This is a quick one-off blog calling for a greater commitment to what I have called meta-reflection in sociology.
Meta-reflection refers, first, to the putting aside of time to think things through. Much of life, and more of academic life, now consists in riding a roller-coaster to nowhere in particular in order to keep body and soul together (or body anyway). Conclude the thesis, article, chapter, book; publish (no, not just anywhere); get the next funding proposal in! Meta-reflection calls for a time-out (preferably in my view as part of café society).
Second, it is premised on a conviction that we already possess a considerable and under-utilized body of work, both theoretical and empirical (and yes, empiricist too). While the need for innovative theorizing and for up-to-date or novel data and analyses remains, there are published warehouses of the stuff that we neglect. It would pay us to tap and reflect on these. It really is okay to relearn lessons from dead social theorists, sociologists and researchers!
Much of my own recent output – mainly publications, but a few blogs too – comes within the orbit of meta-reflection. This is especially true of my work on health inequalities, but it applies also to my discourses on stigma. I have attempted to draw on and occasionally to develop extant theory as well as quantitative, qualitative and mixed-methods investigations to explore optimal ways of determining the extent and nature of, and ultimately explanations for, enduring health inequalities and stigmatization. I have staked claims for theory that is in my view consonant with available evidence bases. I am of course deeply indebted to innumerable predecessors and contemporaries!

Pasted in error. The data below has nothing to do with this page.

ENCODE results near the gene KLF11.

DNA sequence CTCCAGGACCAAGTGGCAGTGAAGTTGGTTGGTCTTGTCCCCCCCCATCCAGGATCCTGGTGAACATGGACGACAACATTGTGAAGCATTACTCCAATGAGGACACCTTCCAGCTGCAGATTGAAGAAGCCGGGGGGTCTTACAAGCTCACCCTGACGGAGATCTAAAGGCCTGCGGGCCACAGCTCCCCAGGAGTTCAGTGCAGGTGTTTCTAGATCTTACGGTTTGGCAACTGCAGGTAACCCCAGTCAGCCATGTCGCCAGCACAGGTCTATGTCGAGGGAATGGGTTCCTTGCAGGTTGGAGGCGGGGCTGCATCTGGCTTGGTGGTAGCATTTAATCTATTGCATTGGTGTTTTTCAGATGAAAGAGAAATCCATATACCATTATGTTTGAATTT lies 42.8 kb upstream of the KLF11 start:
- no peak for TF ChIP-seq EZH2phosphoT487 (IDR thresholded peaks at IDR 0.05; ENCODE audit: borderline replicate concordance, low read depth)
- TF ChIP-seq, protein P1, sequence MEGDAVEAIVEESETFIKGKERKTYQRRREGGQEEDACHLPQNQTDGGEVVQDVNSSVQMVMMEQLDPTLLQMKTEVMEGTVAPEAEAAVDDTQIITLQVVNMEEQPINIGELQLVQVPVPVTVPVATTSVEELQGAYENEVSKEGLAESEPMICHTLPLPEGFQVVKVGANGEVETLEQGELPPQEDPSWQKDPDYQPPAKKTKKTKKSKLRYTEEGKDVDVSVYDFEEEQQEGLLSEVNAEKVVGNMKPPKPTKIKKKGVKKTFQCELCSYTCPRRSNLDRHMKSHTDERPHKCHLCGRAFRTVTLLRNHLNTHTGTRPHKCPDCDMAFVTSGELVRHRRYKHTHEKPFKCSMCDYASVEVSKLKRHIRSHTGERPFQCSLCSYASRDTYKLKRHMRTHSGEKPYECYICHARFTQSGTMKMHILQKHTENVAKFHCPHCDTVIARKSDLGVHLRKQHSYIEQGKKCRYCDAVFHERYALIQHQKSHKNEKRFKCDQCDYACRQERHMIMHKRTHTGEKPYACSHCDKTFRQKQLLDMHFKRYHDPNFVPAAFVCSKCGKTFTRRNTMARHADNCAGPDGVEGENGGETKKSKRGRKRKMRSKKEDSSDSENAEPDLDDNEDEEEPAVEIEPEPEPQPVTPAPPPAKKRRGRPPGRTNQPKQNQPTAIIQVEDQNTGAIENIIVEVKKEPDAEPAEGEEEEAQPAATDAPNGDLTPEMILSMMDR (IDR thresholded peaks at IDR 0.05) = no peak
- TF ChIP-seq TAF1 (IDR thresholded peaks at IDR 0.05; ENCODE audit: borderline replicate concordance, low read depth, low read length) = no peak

Meta-reflection denotes, third, a mode of institutional resistance. There is now a premium on roller-coaster productivity pertinent to crass metrics like the REF. To (appear to) stand still is to attract opprobrium, too often from line-managers as crass(ly ambitious) as the metrics they bend the knee to. We are fast accelerating away from the concept of education as intrinsically worthwhile. Education in its entirely needs defending against the bureaucratic instrumentalism characteristic of this vicious neo-liberal interlude.
My final observation is less contentious than it might seem. It is that committing to the slow and still hours needed to engage in meta-reflection is likely to occasion a redrawing of the boundaries between Burawoy’s four sociologies and what I call ‘action sociology’. Just as we must defend education from neo-liberalism’s privileging of capitalism’s ‘imperative to work’, so we must take a stand against sociology’s submission to this same ideology. To resist is to do action sociology, namely, to contest institutional and other means of sabotaging or subduing thoughtful research (i.e. to defend evidence-based policy against policy-based evidence). As I have often remarked, it is more hazardous for young sociologists and academics to put their heads above parapets now than it was for us babyboomers.
I hope I have made a case, however annotated, for meta-reflection. It is of course not only meta-reflection that is out of sink with the prevailing ethos of our universities. Nor will many sociologists and others want to engage in meta-reflection. My argument is that it would be wasteful of resource and opportunity if too few of us do; if too few of us do, sociology as a whole will lose out. These notes on meta-reflection are part and parcel of a much larger debate on a closing down of academic space that is already taming what we do and say.